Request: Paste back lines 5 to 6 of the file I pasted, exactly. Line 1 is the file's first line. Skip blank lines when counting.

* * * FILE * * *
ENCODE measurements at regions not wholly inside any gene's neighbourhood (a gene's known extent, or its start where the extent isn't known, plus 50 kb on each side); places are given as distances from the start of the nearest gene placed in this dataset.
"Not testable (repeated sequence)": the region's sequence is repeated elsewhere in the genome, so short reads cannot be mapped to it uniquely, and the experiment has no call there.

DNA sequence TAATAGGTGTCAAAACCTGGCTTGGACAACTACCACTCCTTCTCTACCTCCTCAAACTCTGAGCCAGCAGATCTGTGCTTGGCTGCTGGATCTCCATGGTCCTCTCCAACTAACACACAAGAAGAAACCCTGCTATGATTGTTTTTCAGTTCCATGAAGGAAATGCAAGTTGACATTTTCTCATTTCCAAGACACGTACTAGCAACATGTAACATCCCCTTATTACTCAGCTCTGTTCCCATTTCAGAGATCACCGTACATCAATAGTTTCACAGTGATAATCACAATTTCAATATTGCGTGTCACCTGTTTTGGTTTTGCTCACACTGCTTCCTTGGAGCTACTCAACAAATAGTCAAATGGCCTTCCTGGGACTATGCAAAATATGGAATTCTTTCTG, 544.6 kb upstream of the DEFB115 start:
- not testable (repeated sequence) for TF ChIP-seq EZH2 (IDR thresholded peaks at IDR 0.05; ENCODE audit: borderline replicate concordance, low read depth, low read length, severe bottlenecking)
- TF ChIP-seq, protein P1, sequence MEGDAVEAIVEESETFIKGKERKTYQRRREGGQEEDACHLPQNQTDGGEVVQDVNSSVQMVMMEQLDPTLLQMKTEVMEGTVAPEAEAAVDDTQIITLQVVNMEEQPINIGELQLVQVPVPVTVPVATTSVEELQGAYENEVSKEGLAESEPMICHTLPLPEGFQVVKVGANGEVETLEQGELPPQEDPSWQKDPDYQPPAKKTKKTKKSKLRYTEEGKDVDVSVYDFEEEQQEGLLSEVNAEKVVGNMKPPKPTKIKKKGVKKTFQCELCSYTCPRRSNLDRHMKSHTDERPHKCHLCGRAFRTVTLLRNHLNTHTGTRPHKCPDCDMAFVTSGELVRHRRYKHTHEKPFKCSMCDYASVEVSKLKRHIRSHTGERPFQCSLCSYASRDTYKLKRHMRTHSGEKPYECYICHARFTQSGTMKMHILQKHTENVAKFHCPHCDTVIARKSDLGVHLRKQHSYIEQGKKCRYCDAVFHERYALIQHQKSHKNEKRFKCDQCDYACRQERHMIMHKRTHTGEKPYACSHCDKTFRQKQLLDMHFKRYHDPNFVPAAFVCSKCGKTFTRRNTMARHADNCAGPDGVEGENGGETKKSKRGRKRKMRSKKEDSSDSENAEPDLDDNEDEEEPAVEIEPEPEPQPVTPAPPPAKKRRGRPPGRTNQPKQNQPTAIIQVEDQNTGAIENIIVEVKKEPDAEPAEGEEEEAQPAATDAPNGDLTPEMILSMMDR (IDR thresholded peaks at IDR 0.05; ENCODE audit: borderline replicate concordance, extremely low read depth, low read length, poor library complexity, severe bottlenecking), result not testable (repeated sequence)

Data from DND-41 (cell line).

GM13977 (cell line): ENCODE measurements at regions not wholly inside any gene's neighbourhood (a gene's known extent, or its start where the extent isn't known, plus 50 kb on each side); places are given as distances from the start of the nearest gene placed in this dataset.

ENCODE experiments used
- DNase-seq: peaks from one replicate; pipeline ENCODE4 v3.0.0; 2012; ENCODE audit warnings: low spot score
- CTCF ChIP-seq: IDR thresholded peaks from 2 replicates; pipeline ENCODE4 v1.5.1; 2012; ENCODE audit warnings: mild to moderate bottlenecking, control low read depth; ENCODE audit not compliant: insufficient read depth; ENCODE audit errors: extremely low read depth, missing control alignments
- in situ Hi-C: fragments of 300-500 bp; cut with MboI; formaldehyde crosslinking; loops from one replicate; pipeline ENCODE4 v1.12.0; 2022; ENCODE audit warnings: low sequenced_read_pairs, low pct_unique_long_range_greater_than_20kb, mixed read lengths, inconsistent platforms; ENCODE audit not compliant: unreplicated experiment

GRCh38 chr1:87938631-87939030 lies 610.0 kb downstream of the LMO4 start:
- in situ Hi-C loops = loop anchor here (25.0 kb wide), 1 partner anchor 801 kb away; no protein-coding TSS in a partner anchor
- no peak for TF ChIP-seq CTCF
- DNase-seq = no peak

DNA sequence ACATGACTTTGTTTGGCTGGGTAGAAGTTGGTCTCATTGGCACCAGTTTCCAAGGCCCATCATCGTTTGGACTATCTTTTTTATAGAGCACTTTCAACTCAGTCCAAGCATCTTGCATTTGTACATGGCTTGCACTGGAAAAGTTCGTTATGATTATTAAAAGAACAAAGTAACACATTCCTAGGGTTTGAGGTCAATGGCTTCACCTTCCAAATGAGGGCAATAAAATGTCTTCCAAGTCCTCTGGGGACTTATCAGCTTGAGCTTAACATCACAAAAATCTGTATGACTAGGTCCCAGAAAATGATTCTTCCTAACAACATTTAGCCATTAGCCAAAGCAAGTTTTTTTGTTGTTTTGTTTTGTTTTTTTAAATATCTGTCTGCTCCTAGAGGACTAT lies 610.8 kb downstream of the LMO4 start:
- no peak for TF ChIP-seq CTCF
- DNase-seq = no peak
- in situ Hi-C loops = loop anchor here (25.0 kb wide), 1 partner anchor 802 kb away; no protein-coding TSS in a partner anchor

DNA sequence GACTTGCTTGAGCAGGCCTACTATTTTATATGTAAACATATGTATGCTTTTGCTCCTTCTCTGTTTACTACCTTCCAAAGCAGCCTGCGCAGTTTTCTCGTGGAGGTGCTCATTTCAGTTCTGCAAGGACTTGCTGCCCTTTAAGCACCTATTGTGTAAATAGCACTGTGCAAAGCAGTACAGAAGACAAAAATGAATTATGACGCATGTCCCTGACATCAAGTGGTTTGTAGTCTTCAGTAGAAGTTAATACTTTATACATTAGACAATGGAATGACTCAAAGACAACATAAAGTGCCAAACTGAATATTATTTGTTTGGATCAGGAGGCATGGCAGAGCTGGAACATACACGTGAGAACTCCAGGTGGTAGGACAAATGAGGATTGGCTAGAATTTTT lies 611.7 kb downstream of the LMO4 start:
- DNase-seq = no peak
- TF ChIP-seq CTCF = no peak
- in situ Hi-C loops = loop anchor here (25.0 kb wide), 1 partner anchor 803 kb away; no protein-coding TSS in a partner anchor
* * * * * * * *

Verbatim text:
- TF ChIP-seq, protein P1, sequence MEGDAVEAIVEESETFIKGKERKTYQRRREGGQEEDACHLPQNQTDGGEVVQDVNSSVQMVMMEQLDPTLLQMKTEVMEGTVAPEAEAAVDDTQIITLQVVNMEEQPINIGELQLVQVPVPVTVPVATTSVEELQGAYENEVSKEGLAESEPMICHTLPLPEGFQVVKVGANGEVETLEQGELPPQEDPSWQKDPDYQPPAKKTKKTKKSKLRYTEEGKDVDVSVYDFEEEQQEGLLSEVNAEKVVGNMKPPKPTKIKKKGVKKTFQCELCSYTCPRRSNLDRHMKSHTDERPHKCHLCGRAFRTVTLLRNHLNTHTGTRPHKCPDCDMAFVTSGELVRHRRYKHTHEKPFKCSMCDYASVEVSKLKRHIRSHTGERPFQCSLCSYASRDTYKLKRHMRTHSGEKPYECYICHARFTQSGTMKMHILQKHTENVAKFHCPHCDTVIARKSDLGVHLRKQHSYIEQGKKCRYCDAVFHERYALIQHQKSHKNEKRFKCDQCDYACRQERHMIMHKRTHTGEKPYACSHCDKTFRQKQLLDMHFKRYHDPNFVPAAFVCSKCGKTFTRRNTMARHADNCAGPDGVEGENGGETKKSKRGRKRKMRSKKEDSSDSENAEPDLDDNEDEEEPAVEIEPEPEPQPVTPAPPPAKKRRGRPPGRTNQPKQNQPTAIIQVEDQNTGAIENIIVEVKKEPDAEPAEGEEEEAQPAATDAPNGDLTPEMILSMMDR (IDR thresholded peaks at IDR 0.05; ENCODE audit: borderline replicate concordance, extremely low read depth, low read length, poor library complexity, severe bottlenecking), result not testable (repeated sequence)

Data from DND-41 (cell line).